Fingerprint checks and iris scans may be the most popular ways of biometric identification for the time being, but it looks like they might soon be joined – if not surpassed – by outer ear scanning.
Well, we must agree that every way has it pros and cons, and that it is highly unlikely that one will become the de facto standard for every situation, but this late arrival to the biometric party may prove to be ideal for some.
To find the idea of biometric identification through “ear recognition” suitable, one must be aware of the fact that the ear is a part of our body that changes relatively little during our life span.
“Successful ear biometrics rely upon a well enrolled dataset, with ears normalized for position, scale and rotation,” say Alastair Cummings, Mark Nixon and John Carter – three researchers from the University of Southampton’s School of Electronics and Computer Science who have set out to develop a successful technique for ear enrollment.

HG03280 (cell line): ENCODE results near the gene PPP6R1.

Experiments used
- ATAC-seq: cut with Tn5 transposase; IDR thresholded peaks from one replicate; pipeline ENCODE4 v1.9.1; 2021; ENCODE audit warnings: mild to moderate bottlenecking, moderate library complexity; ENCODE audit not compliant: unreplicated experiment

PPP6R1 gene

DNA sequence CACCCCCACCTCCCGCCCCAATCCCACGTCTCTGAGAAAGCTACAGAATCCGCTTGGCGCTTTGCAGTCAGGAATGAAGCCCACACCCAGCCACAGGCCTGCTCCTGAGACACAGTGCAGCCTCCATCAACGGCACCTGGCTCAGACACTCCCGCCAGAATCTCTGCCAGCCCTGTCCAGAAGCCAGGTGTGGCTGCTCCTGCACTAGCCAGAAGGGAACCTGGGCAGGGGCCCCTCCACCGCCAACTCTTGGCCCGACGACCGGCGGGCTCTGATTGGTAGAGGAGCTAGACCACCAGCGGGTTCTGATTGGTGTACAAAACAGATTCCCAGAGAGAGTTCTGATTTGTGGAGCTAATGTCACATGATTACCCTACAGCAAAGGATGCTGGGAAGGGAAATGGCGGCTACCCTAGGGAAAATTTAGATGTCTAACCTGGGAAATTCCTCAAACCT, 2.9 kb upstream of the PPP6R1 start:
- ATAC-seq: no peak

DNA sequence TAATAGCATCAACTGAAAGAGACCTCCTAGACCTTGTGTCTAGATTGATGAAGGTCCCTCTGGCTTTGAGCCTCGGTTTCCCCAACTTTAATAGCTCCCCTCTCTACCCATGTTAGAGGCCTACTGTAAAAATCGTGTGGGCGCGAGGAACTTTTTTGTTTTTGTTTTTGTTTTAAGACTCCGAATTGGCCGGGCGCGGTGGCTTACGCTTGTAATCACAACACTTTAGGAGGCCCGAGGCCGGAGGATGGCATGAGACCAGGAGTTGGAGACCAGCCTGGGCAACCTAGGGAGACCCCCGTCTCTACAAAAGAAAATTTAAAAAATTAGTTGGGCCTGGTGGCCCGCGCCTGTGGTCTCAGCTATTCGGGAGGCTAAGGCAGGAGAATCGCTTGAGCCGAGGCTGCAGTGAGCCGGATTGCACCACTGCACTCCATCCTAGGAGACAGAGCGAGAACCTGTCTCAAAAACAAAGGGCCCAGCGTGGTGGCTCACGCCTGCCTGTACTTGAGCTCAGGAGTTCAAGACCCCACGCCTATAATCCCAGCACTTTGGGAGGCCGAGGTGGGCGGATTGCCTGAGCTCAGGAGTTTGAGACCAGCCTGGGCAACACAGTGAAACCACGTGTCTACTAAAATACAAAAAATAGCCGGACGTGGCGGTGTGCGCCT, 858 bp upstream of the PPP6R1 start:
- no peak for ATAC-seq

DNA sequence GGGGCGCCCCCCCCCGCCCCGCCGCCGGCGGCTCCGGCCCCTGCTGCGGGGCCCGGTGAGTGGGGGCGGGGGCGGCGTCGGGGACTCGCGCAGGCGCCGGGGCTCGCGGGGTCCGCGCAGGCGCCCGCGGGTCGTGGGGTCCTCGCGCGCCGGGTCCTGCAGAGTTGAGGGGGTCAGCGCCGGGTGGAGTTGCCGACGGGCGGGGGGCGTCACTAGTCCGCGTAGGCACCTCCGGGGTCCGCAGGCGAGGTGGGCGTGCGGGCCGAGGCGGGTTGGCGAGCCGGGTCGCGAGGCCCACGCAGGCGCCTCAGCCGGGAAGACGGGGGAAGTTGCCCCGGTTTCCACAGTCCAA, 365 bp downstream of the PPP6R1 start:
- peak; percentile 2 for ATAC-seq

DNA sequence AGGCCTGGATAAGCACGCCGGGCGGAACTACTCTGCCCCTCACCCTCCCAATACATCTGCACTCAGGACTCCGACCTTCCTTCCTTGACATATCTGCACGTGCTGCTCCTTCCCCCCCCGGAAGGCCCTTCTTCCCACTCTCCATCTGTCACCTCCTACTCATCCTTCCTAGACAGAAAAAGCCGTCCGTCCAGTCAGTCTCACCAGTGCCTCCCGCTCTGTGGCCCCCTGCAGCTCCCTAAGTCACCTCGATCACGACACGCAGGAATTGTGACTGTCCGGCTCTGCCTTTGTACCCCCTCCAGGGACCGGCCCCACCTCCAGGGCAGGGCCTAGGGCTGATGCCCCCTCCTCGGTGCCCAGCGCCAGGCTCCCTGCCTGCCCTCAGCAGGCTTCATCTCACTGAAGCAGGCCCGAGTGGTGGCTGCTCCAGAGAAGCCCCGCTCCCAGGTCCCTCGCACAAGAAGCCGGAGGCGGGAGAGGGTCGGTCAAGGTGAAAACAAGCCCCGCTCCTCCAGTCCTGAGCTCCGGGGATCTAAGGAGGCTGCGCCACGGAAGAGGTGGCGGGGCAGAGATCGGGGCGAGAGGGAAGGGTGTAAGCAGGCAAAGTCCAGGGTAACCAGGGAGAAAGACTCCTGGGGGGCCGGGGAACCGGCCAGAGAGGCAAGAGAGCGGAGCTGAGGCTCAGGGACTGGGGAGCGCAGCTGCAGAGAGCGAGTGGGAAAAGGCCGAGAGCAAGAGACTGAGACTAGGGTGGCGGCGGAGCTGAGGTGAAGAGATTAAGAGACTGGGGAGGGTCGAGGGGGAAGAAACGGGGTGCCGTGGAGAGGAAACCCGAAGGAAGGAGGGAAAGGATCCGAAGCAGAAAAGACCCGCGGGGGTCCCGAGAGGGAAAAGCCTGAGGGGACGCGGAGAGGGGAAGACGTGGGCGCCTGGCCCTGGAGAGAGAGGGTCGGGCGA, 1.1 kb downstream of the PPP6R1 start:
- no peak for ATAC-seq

And according to the results presented in their paper, they have succeeded. “The presented technique achieves 99.6% success at enrollment across 252 images of the XM2VTS database, displaying a resistance to confusion with hair and spectacles,” they claim. “These results show great potential for enhancing many other already existing enrollment methods through use of the image ray transform at a preprocessing stage.”
But, the real challenge here is to find a way to use this image ray transform technique in a normal, everyday scenario, since covering part of the ear or a angling the head a bit differently when the scan is done can hinder the processing of the data. The success rate included in the paper concerns only the enrollment of the data – the first step of any biometric identification process.